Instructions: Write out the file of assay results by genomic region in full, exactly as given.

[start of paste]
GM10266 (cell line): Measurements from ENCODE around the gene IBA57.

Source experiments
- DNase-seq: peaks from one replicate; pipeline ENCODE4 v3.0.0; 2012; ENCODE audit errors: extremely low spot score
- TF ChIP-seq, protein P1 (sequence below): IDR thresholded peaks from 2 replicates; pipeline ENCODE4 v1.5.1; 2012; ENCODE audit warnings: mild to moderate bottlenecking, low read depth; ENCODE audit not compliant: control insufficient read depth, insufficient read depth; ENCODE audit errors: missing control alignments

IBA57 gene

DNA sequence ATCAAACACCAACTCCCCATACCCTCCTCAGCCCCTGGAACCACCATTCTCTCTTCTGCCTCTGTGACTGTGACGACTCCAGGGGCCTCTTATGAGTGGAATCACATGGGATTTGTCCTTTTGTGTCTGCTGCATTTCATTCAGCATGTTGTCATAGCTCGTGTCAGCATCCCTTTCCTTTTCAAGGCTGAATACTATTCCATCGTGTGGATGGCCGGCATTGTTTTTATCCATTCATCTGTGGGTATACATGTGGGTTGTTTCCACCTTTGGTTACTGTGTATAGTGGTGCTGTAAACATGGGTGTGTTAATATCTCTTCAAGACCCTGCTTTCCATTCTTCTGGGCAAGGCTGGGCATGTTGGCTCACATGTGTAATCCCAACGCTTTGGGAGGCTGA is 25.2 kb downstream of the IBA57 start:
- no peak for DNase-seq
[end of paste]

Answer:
GM10266 (cell line): Measurements from ENCODE around the gene IBA57.

Source experiments
- DNase-seq: peaks from one replicate; pipeline ENCODE4 v3.0.0; 2012; ENCODE audit errors: extremely low spot score
- TF ChIP-seq, protein P1 (sequence below): IDR thresholded peaks from 2 replicates; pipeline ENCODE4 v1.5.1; 2012; ENCODE audit warnings: mild to moderate bottlenecking, low read depth; ENCODE audit not compliant: control insufficient read depth, insufficient read depth; ENCODE audit errors: missing control alignments

IBA57 gene

DNA sequence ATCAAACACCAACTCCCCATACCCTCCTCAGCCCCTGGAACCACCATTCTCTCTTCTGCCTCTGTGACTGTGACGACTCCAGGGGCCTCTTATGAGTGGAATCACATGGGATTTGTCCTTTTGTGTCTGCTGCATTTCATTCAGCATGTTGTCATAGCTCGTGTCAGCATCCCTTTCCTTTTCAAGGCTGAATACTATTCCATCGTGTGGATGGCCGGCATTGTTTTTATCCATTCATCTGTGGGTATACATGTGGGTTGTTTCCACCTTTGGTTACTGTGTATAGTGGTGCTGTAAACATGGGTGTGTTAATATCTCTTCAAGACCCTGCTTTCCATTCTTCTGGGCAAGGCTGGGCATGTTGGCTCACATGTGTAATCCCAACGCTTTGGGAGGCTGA is 25.2 kb downstream of the IBA57 start:
- no peak for DNase-seq